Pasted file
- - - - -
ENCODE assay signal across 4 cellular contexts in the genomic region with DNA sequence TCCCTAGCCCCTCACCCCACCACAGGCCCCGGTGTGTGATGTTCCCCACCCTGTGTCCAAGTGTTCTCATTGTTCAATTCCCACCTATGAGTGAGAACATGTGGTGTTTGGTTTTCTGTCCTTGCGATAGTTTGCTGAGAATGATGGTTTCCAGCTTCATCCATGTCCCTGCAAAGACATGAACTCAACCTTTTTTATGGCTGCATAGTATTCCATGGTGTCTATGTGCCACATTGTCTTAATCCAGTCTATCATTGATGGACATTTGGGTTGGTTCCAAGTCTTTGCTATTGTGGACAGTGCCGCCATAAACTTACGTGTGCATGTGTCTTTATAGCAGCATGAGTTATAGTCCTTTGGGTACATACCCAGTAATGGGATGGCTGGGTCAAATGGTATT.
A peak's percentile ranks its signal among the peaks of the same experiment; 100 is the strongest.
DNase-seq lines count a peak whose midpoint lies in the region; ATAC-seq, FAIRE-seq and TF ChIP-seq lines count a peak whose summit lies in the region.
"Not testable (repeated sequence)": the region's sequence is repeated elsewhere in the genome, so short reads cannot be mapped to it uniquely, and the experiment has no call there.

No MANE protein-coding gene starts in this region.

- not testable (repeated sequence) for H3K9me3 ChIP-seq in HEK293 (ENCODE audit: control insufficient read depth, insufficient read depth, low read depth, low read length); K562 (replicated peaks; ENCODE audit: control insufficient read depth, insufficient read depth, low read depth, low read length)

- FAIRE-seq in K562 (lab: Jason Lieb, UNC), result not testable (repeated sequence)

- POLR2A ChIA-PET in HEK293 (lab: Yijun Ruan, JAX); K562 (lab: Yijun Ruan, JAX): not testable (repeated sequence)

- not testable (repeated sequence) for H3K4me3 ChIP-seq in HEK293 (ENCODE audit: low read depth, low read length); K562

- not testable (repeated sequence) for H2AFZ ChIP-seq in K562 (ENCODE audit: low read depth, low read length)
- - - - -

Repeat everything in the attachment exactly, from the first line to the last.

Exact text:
ENCODE assay signal across 4 cellular contexts in the genomic region with DNA sequence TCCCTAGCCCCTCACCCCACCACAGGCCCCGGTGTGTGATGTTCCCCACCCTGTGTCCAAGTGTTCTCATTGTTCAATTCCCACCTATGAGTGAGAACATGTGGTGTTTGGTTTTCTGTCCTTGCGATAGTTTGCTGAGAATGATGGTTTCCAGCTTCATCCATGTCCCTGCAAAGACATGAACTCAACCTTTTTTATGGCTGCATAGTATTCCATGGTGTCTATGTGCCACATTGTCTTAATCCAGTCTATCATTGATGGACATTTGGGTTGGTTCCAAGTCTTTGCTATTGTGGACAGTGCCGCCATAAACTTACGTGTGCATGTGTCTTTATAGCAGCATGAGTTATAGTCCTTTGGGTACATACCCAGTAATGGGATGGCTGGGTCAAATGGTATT.
A peak's percentile ranks its signal among the peaks of the same experiment; 100 is the strongest.
DNase-seq lines count a peak whose midpoint lies in the region; ATAC-seq, FAIRE-seq and TF ChIP-seq lines count a peak whose summit lies in the region.
"Not testable (repeated sequence)": the region's sequence is repeated elsewhere in the genome, so short reads cannot be mapped to it uniquely, and the experiment has no call there.

No MANE protein-coding gene starts in this region.

- not testable (repeated sequence) for H3K9me3 ChIP-seq in HEK293 (ENCODE audit: control insufficient read depth, insufficient read depth, low read depth, low read length); K562 (replicated peaks; ENCODE audit: control insufficient read depth, insufficient read depth, low read depth, low read length)

- FAIRE-seq in K562 (lab: Jason Lieb, UNC), result not testable (repeated sequence)

- POLR2A ChIA-PET in HEK293 (lab: Yijun Ruan, JAX); K562 (lab: Yijun Ruan, JAX): not testable (repeated sequence)

- not testable (repeated sequence) for H3K4me3 ChIP-seq in HEK293 (ENCODE audit: low read depth, low read length); K562

- not testable (repeated sequence) for H2AFZ ChIP-seq in K562 (ENCODE audit: low read depth, low read length)